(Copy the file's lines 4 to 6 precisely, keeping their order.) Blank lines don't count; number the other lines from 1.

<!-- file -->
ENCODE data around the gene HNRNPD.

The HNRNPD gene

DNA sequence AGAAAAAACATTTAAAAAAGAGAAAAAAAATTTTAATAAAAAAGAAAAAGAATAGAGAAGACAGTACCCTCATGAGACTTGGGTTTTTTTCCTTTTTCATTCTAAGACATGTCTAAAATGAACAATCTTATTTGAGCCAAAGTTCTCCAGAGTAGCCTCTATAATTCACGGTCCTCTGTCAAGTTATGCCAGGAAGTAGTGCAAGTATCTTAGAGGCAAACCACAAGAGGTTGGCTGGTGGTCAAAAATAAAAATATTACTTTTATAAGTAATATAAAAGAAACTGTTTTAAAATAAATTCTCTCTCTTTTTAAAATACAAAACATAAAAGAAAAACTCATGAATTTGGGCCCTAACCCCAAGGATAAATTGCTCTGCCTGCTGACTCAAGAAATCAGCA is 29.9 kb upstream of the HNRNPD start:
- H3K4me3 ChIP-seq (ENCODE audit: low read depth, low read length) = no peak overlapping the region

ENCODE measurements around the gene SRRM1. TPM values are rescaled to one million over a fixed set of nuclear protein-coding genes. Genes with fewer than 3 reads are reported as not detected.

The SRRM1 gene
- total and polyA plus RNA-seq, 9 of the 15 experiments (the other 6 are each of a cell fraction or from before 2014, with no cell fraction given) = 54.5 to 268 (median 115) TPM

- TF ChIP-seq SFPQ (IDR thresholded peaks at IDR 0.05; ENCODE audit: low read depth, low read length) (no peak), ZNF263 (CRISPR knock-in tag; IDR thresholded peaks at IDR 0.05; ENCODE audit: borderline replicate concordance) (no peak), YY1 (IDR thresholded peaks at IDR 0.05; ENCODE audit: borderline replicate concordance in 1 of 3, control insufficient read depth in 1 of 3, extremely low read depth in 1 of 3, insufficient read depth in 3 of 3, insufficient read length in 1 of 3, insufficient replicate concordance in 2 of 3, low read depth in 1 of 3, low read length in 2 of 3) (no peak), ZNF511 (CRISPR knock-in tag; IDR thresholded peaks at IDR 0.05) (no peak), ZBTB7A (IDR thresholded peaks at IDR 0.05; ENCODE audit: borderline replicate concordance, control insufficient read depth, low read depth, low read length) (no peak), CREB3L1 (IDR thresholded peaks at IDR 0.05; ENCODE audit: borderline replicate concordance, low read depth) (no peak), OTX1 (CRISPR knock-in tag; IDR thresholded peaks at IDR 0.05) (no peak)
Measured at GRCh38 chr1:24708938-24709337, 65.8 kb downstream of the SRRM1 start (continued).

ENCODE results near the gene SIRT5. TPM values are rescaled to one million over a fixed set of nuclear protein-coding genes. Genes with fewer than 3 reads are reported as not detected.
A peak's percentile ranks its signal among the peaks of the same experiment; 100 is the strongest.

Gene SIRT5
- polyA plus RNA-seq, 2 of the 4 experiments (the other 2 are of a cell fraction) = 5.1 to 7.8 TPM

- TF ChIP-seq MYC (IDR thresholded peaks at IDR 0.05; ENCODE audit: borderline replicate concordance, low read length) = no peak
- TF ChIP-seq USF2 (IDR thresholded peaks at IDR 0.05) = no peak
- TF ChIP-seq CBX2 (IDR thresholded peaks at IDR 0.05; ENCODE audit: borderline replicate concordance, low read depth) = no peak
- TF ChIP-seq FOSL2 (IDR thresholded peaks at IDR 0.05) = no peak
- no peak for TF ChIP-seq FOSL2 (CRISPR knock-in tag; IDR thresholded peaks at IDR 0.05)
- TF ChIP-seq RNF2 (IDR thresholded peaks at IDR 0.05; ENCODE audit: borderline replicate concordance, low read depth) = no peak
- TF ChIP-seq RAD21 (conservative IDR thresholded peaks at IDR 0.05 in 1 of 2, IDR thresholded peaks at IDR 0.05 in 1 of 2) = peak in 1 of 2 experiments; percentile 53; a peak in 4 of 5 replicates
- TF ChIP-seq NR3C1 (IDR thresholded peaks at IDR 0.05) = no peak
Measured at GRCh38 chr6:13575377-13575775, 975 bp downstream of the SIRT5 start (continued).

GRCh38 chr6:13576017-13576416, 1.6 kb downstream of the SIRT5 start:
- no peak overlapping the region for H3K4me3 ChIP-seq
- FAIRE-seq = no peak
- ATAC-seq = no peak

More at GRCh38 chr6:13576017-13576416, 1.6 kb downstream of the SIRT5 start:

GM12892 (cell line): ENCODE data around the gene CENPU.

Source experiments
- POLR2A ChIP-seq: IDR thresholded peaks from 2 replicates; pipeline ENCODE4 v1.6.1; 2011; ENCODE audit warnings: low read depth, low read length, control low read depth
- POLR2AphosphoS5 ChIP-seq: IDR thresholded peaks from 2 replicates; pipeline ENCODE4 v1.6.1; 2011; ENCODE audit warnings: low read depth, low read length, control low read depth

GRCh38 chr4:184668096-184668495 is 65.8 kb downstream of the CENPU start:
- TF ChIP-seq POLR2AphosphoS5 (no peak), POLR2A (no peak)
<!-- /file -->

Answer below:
- H3K4me3 ChIP-seq (ENCODE audit: low read depth, low read length) = no peak overlapping the region

ENCODE measurements around the gene SRRM1. TPM values are rescaled to one million over a fixed set of nuclear protein-coding genes. Genes with fewer than 3 reads are reported as not detected.

The SRRM1 gene